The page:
With the 3,400-acre Killam Development project slated to break ground on land around Anzalduas International Bridge and south of Interstate 2, the Mission Economic Development Corporation has secured a $3 million grant to assist with drainage improvements.
“Its true purpose is to alleviate the flooding and make it to where we can start recruiting businesses,” Mission EDC CEO Daniel Silva said of the grant.
Back in 2018, Mission suffered a 500-year flooding event that inundated the city. This grant will help redirect floodwater from the industrial, retail, entertainment, and residential areas that Killam is developing.
“They want to make sure they take care of all of the drainage issues and they want to build it up,” Silva said. “The county requires us to build out for a 10-year flood event. [Killam is] building for a 100-year flood event. They want to make the community something that we’re all proud of. This grant will kickstart all of that.”
Silva says he expected the new development to further Mission’s growth as a community. From 2000 to 2010, the city saw a boom in its growth and population thanks to the development of Sharyland Plantation, Silva said.
“We basically increased by about 8 percent because of Plantation,” he said.
Since then, Mission has continued to grow, but certainly not at the same rate.
“The area’s been poised” for something like the Killam Development project, Silva said, citing the Anzalduas Highway and the 4 miles of expressway frontage it adds for development in Mission.
“We want to have a lot of shopping,” Silva said. “We want to have retail, we want to have commercial.” He added that with an increase in housing and population, Mission could be due for another elementary campus as well as a new junior high school.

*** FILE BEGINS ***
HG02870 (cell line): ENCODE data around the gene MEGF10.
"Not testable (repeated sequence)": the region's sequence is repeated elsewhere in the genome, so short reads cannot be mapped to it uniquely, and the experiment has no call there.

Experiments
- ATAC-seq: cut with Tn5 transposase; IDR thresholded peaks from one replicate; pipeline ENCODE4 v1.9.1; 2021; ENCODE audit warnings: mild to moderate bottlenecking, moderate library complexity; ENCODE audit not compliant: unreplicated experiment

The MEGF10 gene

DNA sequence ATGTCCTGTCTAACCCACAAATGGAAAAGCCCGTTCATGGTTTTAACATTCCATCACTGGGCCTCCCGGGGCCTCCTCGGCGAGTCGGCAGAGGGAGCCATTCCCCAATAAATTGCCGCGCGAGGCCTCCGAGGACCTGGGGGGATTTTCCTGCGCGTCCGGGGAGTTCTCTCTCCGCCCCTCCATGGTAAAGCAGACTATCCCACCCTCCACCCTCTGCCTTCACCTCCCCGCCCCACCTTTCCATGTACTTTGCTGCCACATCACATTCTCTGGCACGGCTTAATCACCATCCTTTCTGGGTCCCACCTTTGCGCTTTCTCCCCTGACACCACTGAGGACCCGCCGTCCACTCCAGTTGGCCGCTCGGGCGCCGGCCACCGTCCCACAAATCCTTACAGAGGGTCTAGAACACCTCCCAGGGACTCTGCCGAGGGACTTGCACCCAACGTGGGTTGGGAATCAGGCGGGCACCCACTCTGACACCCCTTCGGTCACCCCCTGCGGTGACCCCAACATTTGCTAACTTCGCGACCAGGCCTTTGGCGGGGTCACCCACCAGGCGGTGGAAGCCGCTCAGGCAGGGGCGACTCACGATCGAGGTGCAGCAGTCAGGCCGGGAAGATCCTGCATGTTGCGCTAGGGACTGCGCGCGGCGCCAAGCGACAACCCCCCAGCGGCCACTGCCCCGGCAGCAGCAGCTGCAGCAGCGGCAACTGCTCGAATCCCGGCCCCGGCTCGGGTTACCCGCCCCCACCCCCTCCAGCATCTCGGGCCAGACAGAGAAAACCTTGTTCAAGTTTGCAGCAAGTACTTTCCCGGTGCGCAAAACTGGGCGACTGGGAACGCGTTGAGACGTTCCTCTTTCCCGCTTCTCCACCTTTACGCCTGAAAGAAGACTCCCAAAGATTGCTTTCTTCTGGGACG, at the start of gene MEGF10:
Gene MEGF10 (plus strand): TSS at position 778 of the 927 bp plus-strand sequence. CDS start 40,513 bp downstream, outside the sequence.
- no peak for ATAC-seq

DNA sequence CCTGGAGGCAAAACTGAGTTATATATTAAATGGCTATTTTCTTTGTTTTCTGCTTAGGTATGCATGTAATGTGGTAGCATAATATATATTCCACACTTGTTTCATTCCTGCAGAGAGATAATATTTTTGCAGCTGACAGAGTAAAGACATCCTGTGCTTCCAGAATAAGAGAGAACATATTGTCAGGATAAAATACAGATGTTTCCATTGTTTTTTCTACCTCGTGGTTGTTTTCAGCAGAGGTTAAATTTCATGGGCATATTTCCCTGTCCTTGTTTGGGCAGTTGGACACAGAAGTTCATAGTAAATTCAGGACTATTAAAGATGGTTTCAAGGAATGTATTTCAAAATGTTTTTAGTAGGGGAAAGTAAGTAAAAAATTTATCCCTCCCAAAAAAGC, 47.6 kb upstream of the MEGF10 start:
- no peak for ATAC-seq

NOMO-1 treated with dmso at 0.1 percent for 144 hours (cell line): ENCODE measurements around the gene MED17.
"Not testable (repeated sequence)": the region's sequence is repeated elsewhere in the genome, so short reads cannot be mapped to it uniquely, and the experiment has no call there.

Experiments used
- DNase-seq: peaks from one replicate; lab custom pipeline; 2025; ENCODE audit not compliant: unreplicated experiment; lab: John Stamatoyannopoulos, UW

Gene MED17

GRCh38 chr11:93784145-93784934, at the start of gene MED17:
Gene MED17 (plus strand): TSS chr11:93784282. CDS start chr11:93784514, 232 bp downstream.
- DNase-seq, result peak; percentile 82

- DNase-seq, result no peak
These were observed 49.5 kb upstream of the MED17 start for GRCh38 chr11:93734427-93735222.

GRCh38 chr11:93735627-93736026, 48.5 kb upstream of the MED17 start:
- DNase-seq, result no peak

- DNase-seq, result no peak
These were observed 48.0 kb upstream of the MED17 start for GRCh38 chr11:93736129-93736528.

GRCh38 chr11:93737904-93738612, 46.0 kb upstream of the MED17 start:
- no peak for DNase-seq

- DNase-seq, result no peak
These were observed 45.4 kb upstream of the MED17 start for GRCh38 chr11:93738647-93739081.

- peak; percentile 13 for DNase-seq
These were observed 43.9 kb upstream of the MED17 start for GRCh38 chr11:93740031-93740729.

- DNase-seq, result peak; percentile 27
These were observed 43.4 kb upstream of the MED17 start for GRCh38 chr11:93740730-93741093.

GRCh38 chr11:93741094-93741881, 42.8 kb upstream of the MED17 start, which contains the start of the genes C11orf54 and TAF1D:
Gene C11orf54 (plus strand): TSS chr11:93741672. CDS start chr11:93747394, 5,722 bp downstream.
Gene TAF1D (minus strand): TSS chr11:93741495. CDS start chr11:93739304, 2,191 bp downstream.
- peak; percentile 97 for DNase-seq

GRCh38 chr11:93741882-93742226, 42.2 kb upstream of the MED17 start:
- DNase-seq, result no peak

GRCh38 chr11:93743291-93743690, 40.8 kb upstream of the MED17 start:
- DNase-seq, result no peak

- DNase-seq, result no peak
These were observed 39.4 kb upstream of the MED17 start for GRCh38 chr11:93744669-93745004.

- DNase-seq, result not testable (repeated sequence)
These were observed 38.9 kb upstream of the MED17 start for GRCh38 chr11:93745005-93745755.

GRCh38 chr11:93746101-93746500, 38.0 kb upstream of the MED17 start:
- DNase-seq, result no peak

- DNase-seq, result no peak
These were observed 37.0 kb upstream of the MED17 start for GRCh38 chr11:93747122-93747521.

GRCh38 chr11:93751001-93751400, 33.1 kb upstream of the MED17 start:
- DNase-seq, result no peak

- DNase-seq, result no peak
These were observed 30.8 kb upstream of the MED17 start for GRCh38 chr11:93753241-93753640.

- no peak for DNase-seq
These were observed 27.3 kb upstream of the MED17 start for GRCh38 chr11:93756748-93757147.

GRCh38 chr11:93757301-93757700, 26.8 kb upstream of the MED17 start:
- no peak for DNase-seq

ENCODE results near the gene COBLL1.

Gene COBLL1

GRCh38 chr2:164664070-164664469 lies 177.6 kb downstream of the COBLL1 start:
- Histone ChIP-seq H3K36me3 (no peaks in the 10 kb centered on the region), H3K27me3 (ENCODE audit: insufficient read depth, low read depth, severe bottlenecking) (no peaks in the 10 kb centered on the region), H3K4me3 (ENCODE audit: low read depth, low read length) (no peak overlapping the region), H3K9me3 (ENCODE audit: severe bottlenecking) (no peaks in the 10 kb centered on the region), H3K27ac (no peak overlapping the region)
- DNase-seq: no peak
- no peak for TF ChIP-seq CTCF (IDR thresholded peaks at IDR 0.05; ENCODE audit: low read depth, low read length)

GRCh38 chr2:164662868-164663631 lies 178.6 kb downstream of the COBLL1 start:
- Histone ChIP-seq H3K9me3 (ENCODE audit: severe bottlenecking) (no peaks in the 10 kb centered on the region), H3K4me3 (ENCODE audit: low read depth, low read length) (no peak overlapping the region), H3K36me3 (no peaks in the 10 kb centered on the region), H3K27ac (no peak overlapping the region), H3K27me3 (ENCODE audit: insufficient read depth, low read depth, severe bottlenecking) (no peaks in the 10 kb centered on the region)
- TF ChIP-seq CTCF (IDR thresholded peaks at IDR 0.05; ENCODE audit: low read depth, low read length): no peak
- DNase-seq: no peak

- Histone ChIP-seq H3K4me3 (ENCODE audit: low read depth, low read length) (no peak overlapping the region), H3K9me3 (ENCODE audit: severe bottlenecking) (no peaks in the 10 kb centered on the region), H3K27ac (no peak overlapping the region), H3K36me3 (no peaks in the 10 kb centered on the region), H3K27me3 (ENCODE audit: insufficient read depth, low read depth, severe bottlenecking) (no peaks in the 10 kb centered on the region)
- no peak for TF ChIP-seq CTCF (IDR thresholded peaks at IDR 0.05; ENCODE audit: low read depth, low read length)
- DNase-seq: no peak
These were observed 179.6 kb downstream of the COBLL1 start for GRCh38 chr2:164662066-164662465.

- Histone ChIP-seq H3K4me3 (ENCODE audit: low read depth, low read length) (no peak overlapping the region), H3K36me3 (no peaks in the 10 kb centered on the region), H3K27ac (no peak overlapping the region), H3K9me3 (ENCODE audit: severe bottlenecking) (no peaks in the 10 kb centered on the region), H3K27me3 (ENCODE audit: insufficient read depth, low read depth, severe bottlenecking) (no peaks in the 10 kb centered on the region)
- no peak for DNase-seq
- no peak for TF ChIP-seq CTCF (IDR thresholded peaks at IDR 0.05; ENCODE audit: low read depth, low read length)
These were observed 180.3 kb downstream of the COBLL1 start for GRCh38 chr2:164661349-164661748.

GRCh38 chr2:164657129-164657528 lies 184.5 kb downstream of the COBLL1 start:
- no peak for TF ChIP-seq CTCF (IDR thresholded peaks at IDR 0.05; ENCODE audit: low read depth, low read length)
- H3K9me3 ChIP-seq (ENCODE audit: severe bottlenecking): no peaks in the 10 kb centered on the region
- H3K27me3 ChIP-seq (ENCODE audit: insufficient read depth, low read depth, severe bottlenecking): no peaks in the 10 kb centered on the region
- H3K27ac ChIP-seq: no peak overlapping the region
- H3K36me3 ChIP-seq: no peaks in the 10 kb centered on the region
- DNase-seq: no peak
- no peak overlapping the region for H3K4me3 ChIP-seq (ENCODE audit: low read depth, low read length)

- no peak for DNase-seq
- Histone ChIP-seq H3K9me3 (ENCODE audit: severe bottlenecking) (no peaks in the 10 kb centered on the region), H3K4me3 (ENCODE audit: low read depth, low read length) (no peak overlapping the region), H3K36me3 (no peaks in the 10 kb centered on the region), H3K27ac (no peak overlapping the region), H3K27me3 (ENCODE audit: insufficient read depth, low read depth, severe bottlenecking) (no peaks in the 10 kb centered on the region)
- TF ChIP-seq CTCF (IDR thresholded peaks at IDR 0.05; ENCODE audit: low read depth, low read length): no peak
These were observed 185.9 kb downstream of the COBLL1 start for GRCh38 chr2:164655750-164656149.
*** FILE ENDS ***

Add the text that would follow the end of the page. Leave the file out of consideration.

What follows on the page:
In the beginning, the project consisted of a number of community-driven collaborations and workshops among Killam Development, Able City, and Dover, Kohl & Partners, hosted at the Center for Education and Economic Development in Mission.
“We really just want to listen to folks and help create a place where they want to live,” said Cliffe Killam, a partner at Killam Development, back in December 2019 before the charrettes began. “I think we’re just excited to be a part of the community and hear what everyone wants.”
Silva remarked on the success of those public workshops, highlighting the fact that people wanted to be involved in developing their community.
“It was something that we haven’t seen before,” Silva said. “We had about 600 people stop in. It’s good because the one thing about [Killam Development] is they’re very community focused. They do want to build something we don’t have anywhere in the Valley and they have the ability to do that.”
Silva anticipates future growth in Mission both thanks to and beyond the Killam Development project — and the grant to improve drainage and attract businesses and families.
“The next 15 years here in the city — what it’s going to end up doing. The grant is going to help the industrial area,” he said. “Industrial’s going to come in, families are going to want to move closer to where these jobs are. Retail’s going to come in. The entertainment district is going to want to develop because there’s a lot of population now.
“Mission’s primed for growth.”